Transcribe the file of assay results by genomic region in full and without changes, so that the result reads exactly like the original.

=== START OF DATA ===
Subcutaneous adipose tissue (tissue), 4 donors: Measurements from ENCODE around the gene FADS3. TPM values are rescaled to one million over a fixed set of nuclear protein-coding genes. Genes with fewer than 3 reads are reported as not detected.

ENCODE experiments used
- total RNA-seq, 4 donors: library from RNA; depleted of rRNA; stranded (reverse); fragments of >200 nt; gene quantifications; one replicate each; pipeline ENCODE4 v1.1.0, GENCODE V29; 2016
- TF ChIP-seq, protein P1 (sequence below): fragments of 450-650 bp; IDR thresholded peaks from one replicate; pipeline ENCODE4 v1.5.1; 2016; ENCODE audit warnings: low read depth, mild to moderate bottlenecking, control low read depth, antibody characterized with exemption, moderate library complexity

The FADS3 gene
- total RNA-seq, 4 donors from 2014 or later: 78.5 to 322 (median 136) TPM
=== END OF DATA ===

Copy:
Subcutaneous adipose tissue (tissue), 4 donors: Measurements from ENCODE around the gene FADS3. TPM values are rescaled to one million over a fixed set of nuclear protein-coding genes. Genes with fewer than 3 reads are reported as not detected.

ENCODE experiments used
- total RNA-seq, 4 donors: library from RNA; depleted of rRNA; stranded (reverse); fragments of >200 nt; gene quantifications; one replicate each; pipeline ENCODE4 v1.1.0, GENCODE V29; 2016
- TF ChIP-seq, protein P1 (sequence below): fragments of 450-650 bp; IDR thresholded peaks from one replicate; pipeline ENCODE4 v1.5.1; 2016; ENCODE audit warnings: low read depth, mild to moderate bottlenecking, control low read depth, antibody characterized with exemption, moderate library complexity

The FADS3 gene
- total RNA-seq, 4 donors from 2014 or later: 78.5 to 322 (median 136) TPM